but sure formalization of the economy. With reported turnover rising, the
reported working capital gap is growing, and thus there is a need to introduce
capital formally into the balance sheets.
We would like to know you view on the
current conflict over RBI and Centre over MSME loan availability.
Harshvardhan Chamria: The RBI and central government are
conflicted over several issues, including RBI Reserves utilization, setting up
independent payment regulator, RBI board composition etc. The conflict included
two issues that impacted MSME loan availability – the liquidity window and
relaxation of PCA norms.
My views on these two conflicts are:
1) Liquidity: the crisis began withIL&FS defultand was further exacerbated
by a mutual fund taking loss on the CP (commercial paper) sale of a large
housing finance company. All NBFC’s large and small, old and new, are being
subjected to the same treatment due to the panic that has set in. I expect the
government and RBI to come to an agreement on a pragmatic solution which
provides a breather to the NBFC sector, which has traditionally been one of the
safest sectors for the banks to lend to.
of PCA norms: Stopping business altogether isnt the best solution to solving a
bad debt problem, as it leads to major operational and confidence issues.
Possibly, the RBI could agree on a path forward with the bank’s management, and
if the stricter operating input metrics are being adhered to then by allowing
the banks to start lending will also speed up their recovery.
Is credit availability the only reason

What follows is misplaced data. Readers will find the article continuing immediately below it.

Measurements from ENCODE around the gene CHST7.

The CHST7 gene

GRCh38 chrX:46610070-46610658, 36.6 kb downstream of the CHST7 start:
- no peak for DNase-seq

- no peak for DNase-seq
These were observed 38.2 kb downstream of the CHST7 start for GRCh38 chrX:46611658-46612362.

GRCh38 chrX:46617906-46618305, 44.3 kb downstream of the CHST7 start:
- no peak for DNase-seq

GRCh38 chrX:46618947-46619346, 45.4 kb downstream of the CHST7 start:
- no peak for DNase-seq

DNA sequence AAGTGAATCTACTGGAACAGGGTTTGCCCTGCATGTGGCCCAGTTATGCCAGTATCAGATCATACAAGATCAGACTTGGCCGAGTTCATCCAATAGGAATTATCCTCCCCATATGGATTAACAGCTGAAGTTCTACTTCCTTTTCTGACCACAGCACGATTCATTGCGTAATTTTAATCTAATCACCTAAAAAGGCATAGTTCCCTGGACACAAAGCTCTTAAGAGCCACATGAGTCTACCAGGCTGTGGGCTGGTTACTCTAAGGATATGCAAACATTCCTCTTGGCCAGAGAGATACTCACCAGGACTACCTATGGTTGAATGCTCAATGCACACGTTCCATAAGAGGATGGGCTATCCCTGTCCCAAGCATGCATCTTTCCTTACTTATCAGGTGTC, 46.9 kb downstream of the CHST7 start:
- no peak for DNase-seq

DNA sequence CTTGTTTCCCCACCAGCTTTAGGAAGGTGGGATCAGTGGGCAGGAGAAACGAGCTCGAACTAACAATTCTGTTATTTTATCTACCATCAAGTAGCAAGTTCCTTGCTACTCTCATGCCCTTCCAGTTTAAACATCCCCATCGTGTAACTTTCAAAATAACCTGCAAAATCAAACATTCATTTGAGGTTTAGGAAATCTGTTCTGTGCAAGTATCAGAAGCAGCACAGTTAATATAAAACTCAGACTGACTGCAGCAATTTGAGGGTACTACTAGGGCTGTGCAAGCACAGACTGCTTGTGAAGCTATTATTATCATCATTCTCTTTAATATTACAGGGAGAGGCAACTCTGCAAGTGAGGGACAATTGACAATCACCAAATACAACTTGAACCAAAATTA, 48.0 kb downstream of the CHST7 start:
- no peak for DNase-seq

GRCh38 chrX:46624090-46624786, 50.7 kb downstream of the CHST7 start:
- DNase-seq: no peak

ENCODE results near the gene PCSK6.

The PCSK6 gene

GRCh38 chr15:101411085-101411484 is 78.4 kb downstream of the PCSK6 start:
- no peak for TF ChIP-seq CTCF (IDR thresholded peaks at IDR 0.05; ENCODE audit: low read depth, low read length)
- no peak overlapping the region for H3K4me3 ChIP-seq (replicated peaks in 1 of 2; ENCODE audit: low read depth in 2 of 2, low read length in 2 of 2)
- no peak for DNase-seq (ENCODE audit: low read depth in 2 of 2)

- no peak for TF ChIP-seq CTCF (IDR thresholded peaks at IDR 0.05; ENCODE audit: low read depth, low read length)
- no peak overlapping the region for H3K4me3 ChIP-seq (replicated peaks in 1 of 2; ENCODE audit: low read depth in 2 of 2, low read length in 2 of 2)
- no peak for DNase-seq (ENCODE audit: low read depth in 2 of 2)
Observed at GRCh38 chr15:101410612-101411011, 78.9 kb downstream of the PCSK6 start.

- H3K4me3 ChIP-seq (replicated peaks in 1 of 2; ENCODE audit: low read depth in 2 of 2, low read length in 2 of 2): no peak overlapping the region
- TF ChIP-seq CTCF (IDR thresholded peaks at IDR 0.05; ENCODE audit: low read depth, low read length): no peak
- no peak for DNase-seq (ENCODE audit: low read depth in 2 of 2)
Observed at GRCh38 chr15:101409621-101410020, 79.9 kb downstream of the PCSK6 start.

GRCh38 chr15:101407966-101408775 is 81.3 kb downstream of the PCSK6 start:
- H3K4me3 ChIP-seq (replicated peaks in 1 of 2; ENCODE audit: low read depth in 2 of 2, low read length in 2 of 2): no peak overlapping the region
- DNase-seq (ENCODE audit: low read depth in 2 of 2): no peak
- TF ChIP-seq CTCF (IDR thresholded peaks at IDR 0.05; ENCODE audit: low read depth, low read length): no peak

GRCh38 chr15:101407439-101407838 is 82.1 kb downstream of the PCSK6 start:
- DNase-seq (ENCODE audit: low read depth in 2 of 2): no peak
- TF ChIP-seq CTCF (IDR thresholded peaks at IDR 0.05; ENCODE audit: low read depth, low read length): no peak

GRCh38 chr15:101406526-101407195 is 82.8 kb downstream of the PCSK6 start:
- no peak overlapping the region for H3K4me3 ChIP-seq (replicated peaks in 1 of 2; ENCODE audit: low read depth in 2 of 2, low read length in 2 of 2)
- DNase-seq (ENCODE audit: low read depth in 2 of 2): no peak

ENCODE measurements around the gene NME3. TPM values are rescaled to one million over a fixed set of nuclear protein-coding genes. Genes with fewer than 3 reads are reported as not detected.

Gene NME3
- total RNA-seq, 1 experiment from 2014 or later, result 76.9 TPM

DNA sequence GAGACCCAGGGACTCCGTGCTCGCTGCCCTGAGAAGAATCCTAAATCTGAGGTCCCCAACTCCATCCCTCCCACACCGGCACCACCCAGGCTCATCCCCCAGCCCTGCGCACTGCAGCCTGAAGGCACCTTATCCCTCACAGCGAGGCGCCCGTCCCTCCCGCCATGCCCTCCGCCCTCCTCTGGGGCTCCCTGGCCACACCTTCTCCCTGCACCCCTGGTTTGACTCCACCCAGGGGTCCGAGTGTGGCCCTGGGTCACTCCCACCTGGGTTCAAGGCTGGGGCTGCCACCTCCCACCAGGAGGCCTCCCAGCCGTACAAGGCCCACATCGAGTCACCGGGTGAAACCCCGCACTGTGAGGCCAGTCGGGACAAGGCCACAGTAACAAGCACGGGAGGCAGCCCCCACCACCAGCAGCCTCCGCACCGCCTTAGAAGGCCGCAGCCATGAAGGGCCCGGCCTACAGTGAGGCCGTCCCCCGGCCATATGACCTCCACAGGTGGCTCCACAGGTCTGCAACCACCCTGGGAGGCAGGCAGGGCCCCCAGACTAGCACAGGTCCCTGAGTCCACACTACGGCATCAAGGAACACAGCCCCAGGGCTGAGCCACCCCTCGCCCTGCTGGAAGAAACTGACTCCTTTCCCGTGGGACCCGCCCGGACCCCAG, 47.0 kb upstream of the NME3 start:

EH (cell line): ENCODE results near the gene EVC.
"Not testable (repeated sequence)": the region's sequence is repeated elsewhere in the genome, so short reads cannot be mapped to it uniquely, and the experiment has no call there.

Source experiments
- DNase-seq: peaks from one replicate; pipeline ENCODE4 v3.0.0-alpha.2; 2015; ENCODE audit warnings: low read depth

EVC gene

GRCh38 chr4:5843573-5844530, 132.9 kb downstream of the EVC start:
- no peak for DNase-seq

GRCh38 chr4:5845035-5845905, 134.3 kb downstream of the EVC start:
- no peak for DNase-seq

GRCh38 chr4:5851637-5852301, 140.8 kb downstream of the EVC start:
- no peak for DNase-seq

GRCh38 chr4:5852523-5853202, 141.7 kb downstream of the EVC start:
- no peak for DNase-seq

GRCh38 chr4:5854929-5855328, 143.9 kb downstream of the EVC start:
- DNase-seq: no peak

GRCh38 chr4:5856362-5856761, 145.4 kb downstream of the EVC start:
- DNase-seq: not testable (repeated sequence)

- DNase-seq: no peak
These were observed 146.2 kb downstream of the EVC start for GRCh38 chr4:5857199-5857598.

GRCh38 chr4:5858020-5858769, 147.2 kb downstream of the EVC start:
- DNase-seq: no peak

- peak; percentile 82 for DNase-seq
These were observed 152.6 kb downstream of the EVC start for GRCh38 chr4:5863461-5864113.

behind lack of credit, or it has something to with a faulty delivery mechanism?
Harshvardhan Chamria: Credit availability is certainly not
the only reason contributing to the huge funding gap in the MSME sector. Retail credit delivery has always been
saddled with a problem of high operational expenses. The high opex makes it
difficult for finance companies to cater to MSME’s profitably. The delivery
mechanism to MSME’s has certain issues. Lets start with customer acquisition,
due to lack of formal data and customer history or earning track record,
screening a customer takes a higher degree of sophistication. For data
collection- most SMEs are farmers, store owners, dairy business of rearing
animals, thus the absence of paper work or applicable proofs and the lender
needs to rely on surrogate proofs like mandi receipts etc which proves to be a
hurdle. For Underwriting – the process which is based on hard data relies on
unstructured data and thus is unable to use digital modes of processing, field
investigation plays a larger role. As far as the agreement and disbursals go,
digital agreements in most instances are ruled out given that local courts have
lower awareness and physical documents are time consuming and costly. Lastly